It’s important to know that wheat allergies are typically
gluten allergies. The fraction of gluten that causes allergies is called
prolamin and it exists in different forms in wheat, barley and rye.
Beers that contain wheat can range from 100 ppm to 200 ppm prolamin and
beers that do not contain wheat can range from 4 ppm to 30 ppm
prolamin. The government considers anything under 10 ppm prolamin and
20 ppm gluten to be “gluten free”. Please be aware that non-wheat beers
contain gluten too and most craft beers are not “gluten free”. Fat Tire, for example, is 76 ppm gluten, and therefore might cause an allergic reaction in folks who are allergic!
Specifically, the following beers contain wheat and if you have an allergy, you should definitely avoid:
Wit, Sunshine Wheat, Biere de Mars, Dandelion Ale, Dark Kriek, Eric’s
Ale, Imperial Berliner Style Weisse Ale, Le Fleur Misseur Ale, Le
Terroir Dry hopped Sour Ale, Transatlantique Kriek, Hoptober, Snow Day
and Ken’s Hefe.
You can check this out for yourself on The Beer Masher!
Select “Grain” on the left menu and then select any grain that contains
the word “wheat” to view all of the beers we make with wheat!
The lower right label of a bottle and the bottom of a can lists a 9
digit number indicating the package date. Look at the first 6 numbers
for a date. The brew number 100930021, for example, means this beer was
packaged on September 30, 2010. The first two digits indicate the year
(10), the next two indicate the month (09) and the final two indicate
the day of the month the beer was packaged (30). Check out the best
before date listed on your label to make sure you’re drinking fresh and
that tasty NBB beer we all love!
See an example of New Belgium Date Code Locations!!
In general, the following set up will be the best for enjoying your NBB beer!
Ideal Temperature: 38°F
Pressure: 16 psi (pounds per square inch) (This is the set up for Fort
Collins at about 5000 feet above sea level – check out the resources
below for ideal pressures at a different elevations.)
Ideal Line Length: 6.5 feet of 3/16” ID (Inner Diameter) tubing. We recommend pouring a little slower to make pouring easier, so you can add a couple of feet to that and still be safe.
find out how these values were determined, establish the perfect set up
for your elevation and beer, or to learn more about the science of
setting up a proper keg draught system, make sure you check out The Basics of Draught Dispense and the CO2 Selection Chart!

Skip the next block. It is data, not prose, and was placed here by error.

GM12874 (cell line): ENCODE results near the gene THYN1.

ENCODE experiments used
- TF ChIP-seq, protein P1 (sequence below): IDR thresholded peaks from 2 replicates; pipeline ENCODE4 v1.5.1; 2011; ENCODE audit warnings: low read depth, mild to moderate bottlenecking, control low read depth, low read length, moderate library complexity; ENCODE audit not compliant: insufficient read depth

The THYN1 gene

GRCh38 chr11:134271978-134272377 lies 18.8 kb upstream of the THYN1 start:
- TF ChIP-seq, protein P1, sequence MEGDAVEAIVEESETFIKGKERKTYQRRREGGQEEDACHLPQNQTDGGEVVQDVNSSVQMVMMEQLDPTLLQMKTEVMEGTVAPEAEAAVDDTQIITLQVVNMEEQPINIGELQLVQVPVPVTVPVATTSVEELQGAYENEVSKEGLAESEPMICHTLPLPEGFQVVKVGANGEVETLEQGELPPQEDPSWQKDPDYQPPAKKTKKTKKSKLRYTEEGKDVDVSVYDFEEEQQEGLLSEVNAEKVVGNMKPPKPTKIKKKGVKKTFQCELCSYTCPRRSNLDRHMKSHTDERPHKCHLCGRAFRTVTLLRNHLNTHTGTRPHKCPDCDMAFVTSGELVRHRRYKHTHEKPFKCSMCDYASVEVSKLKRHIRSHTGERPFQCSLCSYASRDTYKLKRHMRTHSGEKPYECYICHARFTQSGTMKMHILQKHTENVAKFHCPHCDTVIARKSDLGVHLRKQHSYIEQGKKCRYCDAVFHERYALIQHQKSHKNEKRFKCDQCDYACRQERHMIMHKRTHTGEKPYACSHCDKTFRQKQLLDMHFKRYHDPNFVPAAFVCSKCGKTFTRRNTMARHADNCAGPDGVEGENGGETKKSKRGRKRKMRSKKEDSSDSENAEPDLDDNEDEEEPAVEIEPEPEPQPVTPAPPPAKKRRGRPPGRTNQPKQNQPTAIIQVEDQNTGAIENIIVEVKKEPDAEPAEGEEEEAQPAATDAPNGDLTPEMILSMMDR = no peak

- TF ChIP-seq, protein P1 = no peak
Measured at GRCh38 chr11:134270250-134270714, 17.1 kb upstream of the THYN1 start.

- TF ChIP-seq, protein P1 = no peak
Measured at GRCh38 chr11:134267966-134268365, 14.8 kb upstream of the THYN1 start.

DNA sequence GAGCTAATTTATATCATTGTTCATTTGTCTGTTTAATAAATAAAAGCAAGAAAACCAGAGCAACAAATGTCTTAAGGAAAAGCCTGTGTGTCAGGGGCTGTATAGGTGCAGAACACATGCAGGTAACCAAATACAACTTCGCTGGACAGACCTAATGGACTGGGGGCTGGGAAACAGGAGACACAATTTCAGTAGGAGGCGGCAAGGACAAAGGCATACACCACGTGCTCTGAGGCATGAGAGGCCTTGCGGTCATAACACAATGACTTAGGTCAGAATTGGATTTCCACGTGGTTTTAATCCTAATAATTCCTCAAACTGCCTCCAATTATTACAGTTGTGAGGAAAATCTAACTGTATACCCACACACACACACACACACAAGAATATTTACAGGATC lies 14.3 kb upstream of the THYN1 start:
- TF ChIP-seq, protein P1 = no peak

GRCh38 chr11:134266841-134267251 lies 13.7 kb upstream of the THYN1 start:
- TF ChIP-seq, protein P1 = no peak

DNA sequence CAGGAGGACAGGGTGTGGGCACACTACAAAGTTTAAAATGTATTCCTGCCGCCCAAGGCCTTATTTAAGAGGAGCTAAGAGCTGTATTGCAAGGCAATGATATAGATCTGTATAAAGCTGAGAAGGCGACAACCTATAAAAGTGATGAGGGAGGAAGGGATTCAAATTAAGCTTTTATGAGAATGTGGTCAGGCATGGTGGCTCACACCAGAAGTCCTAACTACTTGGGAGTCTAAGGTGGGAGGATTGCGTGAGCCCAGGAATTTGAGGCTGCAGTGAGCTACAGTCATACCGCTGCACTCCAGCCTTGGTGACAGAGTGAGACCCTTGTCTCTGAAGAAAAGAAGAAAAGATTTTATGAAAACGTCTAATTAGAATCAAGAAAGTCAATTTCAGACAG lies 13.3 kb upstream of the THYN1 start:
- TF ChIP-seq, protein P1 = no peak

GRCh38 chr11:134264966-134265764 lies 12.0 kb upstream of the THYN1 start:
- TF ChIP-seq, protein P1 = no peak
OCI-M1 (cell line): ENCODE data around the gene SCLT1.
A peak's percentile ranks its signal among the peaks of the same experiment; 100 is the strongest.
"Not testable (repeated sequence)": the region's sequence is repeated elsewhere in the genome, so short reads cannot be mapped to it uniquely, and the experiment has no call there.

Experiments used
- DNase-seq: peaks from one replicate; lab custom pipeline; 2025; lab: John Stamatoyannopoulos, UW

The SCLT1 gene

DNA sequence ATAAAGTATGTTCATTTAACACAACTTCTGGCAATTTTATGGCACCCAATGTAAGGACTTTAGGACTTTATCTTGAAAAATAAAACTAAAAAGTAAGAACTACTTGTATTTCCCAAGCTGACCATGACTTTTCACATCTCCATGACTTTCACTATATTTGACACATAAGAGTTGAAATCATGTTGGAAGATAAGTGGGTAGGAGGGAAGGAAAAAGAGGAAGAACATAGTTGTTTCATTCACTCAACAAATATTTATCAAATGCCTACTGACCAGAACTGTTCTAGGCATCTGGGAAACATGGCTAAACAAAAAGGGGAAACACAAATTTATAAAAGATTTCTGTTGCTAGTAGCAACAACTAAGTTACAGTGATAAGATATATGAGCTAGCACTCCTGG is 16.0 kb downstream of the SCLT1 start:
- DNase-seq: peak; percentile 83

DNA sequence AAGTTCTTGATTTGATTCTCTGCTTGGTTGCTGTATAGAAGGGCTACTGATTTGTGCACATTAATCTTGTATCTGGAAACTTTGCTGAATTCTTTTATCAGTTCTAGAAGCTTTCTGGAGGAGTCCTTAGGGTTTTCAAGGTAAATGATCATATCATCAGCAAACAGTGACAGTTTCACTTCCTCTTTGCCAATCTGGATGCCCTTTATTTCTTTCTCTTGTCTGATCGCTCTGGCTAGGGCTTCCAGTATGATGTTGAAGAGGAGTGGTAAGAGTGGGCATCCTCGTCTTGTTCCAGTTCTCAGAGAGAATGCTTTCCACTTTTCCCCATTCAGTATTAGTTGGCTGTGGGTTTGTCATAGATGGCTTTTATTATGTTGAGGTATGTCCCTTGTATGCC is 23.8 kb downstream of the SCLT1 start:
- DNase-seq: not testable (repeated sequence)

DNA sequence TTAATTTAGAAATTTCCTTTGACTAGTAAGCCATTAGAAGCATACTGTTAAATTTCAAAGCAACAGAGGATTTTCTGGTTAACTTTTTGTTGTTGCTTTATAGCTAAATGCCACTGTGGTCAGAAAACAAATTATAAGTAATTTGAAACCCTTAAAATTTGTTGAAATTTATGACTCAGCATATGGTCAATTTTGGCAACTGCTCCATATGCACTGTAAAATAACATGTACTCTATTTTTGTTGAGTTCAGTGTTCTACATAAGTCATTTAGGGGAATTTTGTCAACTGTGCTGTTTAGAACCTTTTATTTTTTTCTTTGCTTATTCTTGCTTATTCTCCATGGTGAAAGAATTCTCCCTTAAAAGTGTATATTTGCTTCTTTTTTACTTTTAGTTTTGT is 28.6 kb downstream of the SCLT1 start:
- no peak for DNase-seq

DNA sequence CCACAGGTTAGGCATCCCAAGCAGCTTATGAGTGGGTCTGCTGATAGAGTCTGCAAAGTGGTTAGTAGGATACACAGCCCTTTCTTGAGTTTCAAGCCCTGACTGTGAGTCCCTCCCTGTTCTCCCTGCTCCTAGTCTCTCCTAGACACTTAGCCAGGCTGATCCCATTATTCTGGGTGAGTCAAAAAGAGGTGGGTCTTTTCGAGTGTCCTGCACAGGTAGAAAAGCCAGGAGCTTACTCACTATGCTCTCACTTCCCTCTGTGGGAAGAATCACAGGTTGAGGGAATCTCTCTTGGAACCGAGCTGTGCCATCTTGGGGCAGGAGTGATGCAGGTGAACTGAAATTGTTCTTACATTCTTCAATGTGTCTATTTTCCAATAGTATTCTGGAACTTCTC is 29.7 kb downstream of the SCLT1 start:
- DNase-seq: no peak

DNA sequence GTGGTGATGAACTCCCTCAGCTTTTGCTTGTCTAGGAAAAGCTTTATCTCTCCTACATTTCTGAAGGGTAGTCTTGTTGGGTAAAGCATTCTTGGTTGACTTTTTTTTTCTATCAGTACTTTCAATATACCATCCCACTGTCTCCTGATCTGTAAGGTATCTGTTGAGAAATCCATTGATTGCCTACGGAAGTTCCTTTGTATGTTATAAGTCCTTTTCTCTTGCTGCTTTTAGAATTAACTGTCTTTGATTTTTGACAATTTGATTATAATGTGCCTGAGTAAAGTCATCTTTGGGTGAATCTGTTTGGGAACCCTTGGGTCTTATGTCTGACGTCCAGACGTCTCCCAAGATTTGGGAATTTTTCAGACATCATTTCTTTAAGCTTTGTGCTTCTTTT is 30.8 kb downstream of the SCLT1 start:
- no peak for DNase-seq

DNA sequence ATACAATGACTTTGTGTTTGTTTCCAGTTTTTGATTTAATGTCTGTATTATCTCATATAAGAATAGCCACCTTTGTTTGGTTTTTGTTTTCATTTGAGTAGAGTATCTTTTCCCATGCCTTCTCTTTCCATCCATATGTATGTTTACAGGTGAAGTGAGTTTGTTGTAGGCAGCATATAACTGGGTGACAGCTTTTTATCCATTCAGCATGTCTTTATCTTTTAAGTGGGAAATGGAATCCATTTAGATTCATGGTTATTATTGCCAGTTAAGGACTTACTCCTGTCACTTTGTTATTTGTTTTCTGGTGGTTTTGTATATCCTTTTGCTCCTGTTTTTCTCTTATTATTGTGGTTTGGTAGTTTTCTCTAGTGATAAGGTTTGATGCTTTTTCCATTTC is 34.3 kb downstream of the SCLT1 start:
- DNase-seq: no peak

One of the main points of our organizational structure is that
we are an employee owned business. We operate as an ESOP (Employee
Stock Ownership Plan) and practice open book management. Ownership
privileges are granted at an employee's one year anniversary. Along
with the financial benefits of employee ownership program comes the
cultural foundation of our company, which is highly family and community
oriented. Here is a brief description of how our company management is
Due to ever-changing writs, laws and a miasma of bureaucracy,
New Belgium does not ship beer directly to individuals. We do mail order
soft goods (shirts, hats and the like) from our Groovy Goods store on this website.
you live outside our area of distribution, your best bet for procuring
our beers is a road trip (what fun!). Come to Colorado and visit our tasting room where the beers are free, the tours are informative, and your hosts are both dashing and charismatic.
Good question. Crucial, really. We are currently in 28 states plus the District of Columbia at this time with a lot of uncharted territory in the
You can check our Libation Locator for an up to date listing: http://www.newbelgium.com/beer/locator
We seem to sell lots of beer these days, generally limited by our capacity at the brewery in Fort Collins, CO.
to find out more information on when beers are brewed. Also, take a look at our fantastic Beer Masher to dig deep into our beers raw materials and other goodness.
We generally use...
What are the benefits of brewing organic? What is the cost
difference? What effect does it have on the environment? How much of a
difference does it make compared to inorganic beer? How much
easier/difficult is it to brew? What long term positive effects could
organic beer have on our environment?
If you have further questions, please send an email to firstname.lastname@example.org
If you have more questions, please send an email to email@example.com